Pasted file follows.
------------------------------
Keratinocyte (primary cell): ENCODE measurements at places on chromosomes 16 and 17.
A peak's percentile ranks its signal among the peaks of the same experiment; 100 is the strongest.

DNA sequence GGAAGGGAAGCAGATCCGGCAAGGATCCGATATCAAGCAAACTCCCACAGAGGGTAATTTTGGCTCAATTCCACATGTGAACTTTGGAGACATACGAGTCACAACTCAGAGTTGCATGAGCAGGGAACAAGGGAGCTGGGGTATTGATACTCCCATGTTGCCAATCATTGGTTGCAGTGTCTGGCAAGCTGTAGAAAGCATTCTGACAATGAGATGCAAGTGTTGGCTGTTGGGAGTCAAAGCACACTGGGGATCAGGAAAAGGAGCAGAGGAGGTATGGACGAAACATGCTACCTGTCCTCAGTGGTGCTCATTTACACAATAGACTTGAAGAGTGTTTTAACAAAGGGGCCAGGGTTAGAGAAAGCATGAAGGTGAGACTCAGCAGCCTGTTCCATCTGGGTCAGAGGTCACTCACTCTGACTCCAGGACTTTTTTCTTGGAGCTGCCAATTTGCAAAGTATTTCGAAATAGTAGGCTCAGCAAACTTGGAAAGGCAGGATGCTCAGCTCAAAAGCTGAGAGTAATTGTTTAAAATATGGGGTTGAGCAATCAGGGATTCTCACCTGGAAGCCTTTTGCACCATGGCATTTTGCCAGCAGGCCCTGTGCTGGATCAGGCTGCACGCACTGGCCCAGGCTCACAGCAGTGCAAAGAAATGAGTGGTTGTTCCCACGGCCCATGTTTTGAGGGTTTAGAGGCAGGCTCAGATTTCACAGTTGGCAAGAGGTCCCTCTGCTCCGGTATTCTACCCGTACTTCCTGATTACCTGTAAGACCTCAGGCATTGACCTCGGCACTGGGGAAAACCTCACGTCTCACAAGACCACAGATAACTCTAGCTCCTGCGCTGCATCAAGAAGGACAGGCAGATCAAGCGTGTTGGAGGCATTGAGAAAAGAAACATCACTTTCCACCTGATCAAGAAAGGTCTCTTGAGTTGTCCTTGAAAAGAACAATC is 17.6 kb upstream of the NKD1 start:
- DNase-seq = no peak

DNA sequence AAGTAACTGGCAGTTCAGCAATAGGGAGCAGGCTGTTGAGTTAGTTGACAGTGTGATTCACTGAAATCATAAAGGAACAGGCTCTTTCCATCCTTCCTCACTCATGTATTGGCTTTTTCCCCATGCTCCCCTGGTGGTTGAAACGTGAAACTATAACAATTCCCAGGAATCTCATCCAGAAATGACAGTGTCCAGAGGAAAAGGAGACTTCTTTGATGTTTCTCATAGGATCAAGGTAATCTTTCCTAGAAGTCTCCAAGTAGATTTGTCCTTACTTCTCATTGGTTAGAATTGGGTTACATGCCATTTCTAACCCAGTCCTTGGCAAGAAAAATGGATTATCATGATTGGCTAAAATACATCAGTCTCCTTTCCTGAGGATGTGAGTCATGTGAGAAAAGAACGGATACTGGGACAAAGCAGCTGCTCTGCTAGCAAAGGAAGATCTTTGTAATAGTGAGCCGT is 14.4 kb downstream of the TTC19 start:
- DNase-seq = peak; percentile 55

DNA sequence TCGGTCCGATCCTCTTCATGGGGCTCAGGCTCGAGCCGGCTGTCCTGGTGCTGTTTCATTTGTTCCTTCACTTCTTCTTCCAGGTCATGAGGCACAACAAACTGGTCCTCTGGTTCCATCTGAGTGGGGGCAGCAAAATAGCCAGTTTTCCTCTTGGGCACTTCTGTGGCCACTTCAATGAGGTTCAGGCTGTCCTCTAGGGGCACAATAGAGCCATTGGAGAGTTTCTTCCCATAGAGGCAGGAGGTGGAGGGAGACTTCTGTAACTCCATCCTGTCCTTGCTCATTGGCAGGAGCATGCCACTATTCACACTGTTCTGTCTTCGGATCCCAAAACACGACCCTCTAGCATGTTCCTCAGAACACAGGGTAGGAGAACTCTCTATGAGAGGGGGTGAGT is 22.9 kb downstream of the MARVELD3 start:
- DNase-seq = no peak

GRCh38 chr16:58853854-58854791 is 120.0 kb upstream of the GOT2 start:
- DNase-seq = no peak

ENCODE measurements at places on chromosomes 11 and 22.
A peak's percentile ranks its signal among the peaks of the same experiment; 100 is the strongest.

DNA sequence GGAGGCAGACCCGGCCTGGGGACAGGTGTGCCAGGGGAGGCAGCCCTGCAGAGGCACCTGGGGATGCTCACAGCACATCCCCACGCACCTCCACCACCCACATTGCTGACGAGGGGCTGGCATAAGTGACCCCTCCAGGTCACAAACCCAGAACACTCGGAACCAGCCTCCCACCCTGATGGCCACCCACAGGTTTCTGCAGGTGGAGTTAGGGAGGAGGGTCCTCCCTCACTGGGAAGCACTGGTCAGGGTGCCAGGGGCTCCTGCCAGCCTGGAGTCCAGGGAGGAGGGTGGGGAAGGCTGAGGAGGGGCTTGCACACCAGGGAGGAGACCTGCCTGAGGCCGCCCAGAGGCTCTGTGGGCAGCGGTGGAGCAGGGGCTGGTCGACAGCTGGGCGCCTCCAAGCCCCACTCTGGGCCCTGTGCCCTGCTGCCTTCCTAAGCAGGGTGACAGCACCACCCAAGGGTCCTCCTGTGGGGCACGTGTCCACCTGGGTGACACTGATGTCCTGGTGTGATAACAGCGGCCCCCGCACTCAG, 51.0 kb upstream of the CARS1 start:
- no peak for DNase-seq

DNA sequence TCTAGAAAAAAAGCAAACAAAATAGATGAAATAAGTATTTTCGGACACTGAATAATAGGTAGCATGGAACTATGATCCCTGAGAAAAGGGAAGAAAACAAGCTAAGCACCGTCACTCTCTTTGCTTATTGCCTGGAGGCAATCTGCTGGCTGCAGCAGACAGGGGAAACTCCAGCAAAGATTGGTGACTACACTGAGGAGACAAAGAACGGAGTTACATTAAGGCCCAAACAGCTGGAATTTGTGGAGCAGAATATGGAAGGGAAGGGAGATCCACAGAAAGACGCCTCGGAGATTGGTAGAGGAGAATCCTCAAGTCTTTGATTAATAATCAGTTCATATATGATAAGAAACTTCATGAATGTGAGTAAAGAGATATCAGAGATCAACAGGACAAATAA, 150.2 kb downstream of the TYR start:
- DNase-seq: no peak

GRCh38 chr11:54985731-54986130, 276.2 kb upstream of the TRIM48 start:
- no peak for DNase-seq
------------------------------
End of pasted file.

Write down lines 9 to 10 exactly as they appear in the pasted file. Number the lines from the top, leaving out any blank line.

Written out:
GRCh38 chr16:58853854-58854791 is 120.0 kb upstream of the GOT2 start:
- DNase-seq = no peak